Heidelberg Materials North America has partnered with the Canadian government to develop what will be the cement industry’s first full-scale carbon capture, utilization and storage (CCUS) facility, at the company’s Edmonton location.
Irving, Tex.-based Heidelberg Materials anticipates the approximately $1.4-billion facility will be operational by late 2026. It is estimated it will capture more than one million tonnes of carbon dioxide per year from cement production, as well as the combined heat and power facility integrated with the capture process.
Heidelberg and the Canadian government have signed a memorandum of understanding (MOU) to begin negotiations. Support would come from Canada's Strategic Innovation Fund (SIF), although there is no confirmation on the scale of the contribution.
“Heidelberg Materials applied for funding initially in April of 2021, and as a result of consultations with the government ultimately seeking support through the SIF in February 2022," David Perkins, Heidelberg North America’s vice-president of government affairs and communications told SustainableBiz in an email exchange.
"The MOU is a major next step in the ongoing work between Heidelberg Materials and ISED (Innovation, Science and Economic Development Canada), through the Strategic Innovation Fund’s Net Zero Accelerator initiative."
Heidelberg Materials North America is the subsidiary of a similarly named German multinational, which is one of the largest building materials companies in the world. In the U.S. and Canada, Heidelberg Materials is a supplier of cement, aggregates, ready-mixed concrete and asphalt with more than 450 locations and has approximately 9,000 employees.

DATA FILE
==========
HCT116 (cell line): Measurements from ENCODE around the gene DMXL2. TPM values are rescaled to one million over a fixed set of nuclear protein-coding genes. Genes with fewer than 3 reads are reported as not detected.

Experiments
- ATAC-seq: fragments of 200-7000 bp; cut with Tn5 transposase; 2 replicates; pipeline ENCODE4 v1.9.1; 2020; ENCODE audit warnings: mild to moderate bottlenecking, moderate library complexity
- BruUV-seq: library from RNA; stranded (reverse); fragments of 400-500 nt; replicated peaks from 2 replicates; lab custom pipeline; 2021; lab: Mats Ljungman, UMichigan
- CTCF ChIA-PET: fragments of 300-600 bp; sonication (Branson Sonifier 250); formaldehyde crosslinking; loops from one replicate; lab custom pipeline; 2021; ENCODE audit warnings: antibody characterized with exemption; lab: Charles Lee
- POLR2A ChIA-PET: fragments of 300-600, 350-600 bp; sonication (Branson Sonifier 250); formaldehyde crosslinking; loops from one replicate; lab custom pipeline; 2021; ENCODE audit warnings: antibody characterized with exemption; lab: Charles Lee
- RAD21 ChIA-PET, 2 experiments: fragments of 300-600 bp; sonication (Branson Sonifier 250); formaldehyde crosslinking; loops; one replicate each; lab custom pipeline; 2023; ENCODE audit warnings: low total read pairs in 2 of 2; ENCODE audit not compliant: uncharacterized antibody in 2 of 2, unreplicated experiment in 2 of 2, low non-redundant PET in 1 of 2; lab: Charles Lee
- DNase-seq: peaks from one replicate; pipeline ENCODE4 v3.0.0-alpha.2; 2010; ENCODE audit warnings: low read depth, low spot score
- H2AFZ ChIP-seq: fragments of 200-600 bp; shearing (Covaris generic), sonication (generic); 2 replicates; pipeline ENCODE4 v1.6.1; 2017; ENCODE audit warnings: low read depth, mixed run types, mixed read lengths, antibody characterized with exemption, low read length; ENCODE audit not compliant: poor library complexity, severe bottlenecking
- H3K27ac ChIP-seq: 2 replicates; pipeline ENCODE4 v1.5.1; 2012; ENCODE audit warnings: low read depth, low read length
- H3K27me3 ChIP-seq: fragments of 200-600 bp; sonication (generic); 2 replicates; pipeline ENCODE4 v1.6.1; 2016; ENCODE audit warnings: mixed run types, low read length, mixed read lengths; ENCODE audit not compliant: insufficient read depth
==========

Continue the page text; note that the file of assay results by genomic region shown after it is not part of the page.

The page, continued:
The Edmonton CCUS facility
A project feasibility study for the Edmonton facility was announced in 2019 and received a $1.4-million contribution from Emissions Reduction Alberta. It was completed in 2021.
Heidelberg Materials committed $25 million in Q3 2022 to support the front-end engineering and design processes for the project.
“CCUS is not a new technology, some facilities have been operating since the 1970s and 1980s. Since these early projects, CCUS deployment has expanded to more regions and more applications. Heidelberg Materials has adapted the technology for use in the cement industry,” Perkins wrote.
Perkins said the Edmonton facility will use the amine scrubbing process as its choice of CCUS technology. Amine is a liquid that absorbs carbon dioxide when it is cool and releases it when heated. This allows Heidelberg to remove carbon dioxide from the facility's exhaust before it reaches the atmosphere, and store it in deep geological formations.
“Engineering and design work will continue as we seek to complete this stage later this year, with a pilot plant to be placed into operation in that time frame as well,” Perkins wrote.
The City of Edmonton has a goal of achieving net-zero greenhouse gas emissions by 2050. The SIF’s Net Zero Accelerator initiative has a goal of reducing Canada’s greenhouse gas emissions by 40 to 45 per cent by 2030.
The Canadian government proposed in the 2023 spring budget to extend the eligibility of CCUS investment tax credits to cement and concrete plants.
Heidelberg’s other operations
Heidelberg first set up Canadian operations in 1993. Today, it has three cement production facilities in B.C., Alberta and Ontario. It also has 13 cement terminals and operates pipe companies in Manitoba, Saskatchewan, Alberta and B.C.
Perkins said Heidelberg has seven other CCUS projects in various stages of development around the world.
He gave the example of its Brevik, Norway cement plant, which is 40 per cent through construction of an industrial-scale CCUS facility. The facility will capture approximately 50 per cent of carbon dioxide emissions from the plant.